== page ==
Toxic waste at the Ivory Coast: Dutch commodity trader pays to avoid prosecution
The commodity trader Trafigura has agreed with Dutch Public Prosecutor to avoid a criminal trial over concealing the hazardous nature of waste and illegally exporting and dumping it at the Ivory Coast in 2006. The incident was said to have caused the illness of 31.000 Ivorians (DutchNews.nl report).
The charges against the company, its President-Director and an employee were dropped in exchange for €300,000 (as compensation for the earnings from the illegal export), €67,000 and €25,000 respectively.
This is the last item in a long chain of settlements: In 2007, Trafigura agreed to pay €152m to the Ivory Coast government, settling a disagreement over the cleaning-up. In 2009, in response to a civil lawsuit brought in London, Trafigura agreed to pay €33m in damages to the Ivorian citizens. An Amsterdam court had furthermore fined Trafigura €1m for the illegal export and concealment.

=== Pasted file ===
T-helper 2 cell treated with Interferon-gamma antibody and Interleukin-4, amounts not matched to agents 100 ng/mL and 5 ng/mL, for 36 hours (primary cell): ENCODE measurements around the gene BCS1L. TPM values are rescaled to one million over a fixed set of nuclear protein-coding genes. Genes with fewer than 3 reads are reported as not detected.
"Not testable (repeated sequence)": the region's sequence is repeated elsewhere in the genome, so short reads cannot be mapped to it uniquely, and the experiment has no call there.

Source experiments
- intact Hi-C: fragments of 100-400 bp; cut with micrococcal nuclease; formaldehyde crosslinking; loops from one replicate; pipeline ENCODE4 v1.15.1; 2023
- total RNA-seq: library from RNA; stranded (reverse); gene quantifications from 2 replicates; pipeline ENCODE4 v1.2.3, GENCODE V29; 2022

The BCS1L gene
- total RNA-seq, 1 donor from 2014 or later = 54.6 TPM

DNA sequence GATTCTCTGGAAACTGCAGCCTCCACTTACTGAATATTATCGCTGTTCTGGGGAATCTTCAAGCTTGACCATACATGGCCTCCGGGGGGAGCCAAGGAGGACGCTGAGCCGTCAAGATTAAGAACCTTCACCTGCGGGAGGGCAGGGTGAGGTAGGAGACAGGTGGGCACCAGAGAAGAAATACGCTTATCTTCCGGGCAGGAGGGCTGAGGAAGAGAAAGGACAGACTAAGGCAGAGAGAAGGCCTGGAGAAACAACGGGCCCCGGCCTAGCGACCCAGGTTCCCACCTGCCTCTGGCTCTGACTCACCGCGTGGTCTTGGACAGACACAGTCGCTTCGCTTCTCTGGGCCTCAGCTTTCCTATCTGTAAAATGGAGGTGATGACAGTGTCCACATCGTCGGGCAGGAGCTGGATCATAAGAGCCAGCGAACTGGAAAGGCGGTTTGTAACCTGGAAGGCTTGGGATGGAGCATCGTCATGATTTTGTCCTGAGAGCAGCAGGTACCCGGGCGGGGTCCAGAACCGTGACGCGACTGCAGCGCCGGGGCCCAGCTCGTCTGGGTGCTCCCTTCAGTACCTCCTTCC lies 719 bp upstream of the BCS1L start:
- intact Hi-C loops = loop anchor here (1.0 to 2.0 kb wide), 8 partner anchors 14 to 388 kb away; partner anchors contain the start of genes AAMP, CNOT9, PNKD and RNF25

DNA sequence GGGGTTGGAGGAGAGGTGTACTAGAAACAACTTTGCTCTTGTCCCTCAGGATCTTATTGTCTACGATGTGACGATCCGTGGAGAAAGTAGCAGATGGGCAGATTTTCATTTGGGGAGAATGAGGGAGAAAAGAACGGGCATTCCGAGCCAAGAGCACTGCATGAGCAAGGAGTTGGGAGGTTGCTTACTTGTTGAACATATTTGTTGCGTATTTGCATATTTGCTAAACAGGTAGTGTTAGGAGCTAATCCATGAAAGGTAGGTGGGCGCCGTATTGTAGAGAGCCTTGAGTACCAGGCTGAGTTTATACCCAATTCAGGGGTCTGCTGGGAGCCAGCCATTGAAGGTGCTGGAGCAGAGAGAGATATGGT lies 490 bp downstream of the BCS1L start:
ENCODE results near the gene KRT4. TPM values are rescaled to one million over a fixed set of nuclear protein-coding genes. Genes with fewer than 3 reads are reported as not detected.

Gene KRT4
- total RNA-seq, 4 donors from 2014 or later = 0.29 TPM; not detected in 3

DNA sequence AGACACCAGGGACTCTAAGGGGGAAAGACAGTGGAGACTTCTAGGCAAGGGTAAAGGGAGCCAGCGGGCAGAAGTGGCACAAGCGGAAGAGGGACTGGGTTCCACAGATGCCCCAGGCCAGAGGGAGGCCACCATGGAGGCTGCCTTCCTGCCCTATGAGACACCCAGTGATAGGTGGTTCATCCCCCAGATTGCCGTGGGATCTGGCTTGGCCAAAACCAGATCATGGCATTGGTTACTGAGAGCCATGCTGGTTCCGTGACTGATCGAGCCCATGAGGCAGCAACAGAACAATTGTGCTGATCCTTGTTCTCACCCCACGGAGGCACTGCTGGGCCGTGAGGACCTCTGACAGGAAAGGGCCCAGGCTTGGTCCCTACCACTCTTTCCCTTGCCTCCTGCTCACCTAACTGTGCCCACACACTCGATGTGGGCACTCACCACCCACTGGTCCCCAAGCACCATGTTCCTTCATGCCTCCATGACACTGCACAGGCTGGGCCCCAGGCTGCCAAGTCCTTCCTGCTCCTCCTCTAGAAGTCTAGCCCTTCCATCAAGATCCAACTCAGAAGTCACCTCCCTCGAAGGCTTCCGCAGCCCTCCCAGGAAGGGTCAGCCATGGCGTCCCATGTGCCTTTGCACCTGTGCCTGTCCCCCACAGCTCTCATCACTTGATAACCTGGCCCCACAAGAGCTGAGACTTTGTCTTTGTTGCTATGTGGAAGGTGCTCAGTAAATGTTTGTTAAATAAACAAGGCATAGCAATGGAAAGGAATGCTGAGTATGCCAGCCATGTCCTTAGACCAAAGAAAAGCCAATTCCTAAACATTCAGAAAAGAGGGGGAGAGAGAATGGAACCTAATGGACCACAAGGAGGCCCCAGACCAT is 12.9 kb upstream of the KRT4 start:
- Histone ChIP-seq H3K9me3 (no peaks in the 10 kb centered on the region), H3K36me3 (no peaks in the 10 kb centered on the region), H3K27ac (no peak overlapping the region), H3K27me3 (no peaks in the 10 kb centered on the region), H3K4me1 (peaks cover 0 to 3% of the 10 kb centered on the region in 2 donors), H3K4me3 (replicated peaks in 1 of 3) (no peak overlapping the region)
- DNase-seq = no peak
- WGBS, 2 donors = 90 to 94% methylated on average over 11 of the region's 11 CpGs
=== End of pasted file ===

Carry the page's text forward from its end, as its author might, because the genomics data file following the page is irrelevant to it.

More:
In explaining yesterday’s decision to settle, the prosecutor is hinting at the time that this case did consume and would continue to consume. Trafigura is emphasizing that it has not accepted any conviction, nor made any admission of liability or guilt as part of the settlement.
This settlement, as well as the preceding ones, are proof of a certain obscurity surrounding corporate managers’ duty of care in the context of global business. While rejecting any notion of liability, Trafigura’s managing board states to be reviewing the way in which it conducts business in each community and to have introduced already “a robust process of continuous review and improvement”.